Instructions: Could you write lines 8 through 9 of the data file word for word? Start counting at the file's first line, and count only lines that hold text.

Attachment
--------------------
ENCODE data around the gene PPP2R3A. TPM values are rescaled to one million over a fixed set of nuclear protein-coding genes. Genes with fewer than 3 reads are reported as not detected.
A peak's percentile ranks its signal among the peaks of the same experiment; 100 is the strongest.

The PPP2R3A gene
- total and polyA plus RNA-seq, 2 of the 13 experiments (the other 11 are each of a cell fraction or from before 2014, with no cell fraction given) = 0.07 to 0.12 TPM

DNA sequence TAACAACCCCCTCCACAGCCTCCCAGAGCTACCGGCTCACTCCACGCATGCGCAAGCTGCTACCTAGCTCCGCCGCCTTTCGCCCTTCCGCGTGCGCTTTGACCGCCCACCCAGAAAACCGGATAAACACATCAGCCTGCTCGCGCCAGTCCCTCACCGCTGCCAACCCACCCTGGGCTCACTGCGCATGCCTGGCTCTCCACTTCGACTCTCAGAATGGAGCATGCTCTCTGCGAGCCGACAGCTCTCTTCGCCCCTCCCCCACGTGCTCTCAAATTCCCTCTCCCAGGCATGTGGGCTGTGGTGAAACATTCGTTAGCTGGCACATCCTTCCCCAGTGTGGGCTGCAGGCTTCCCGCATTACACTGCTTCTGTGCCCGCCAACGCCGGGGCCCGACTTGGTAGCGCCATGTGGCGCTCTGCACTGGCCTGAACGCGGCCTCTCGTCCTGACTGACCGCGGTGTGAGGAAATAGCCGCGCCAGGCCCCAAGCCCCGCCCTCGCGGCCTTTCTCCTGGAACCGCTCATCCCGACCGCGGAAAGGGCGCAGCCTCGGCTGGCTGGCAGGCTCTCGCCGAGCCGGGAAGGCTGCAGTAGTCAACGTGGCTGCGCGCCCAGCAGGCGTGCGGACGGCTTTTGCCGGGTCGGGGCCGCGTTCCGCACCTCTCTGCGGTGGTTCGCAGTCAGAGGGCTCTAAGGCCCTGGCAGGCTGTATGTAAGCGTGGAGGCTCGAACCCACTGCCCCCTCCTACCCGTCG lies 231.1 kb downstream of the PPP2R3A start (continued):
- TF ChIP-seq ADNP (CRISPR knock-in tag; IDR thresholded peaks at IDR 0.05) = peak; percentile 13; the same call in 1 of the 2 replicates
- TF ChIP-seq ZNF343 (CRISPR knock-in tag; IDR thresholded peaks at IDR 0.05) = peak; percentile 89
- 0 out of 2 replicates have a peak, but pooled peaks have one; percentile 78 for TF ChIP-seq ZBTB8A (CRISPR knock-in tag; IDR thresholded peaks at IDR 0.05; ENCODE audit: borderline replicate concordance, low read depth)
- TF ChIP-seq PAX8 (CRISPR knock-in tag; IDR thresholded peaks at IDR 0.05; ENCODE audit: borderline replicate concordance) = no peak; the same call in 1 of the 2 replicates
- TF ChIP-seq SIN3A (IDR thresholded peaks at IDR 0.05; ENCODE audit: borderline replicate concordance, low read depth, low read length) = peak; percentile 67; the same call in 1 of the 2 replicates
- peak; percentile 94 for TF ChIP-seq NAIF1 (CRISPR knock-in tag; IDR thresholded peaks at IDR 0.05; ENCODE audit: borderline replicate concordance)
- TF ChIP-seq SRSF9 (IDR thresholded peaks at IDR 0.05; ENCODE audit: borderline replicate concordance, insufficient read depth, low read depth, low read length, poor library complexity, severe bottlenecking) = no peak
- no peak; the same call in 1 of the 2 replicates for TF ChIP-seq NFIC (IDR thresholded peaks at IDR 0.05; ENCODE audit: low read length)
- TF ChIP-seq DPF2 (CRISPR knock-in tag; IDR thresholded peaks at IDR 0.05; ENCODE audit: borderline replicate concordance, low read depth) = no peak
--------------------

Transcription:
- 0 out of 2 replicates have a peak, but pooled peaks have one; percentile 78 for TF ChIP-seq ZBTB8A (CRISPR knock-in tag; IDR thresholded peaks at IDR 0.05; ENCODE audit: borderline replicate concordance, low read depth)
- TF ChIP-seq PAX8 (CRISPR knock-in tag; IDR thresholded peaks at IDR 0.05; ENCODE audit: borderline replicate concordance) = no peak; the same call in 1 of the 2 replicates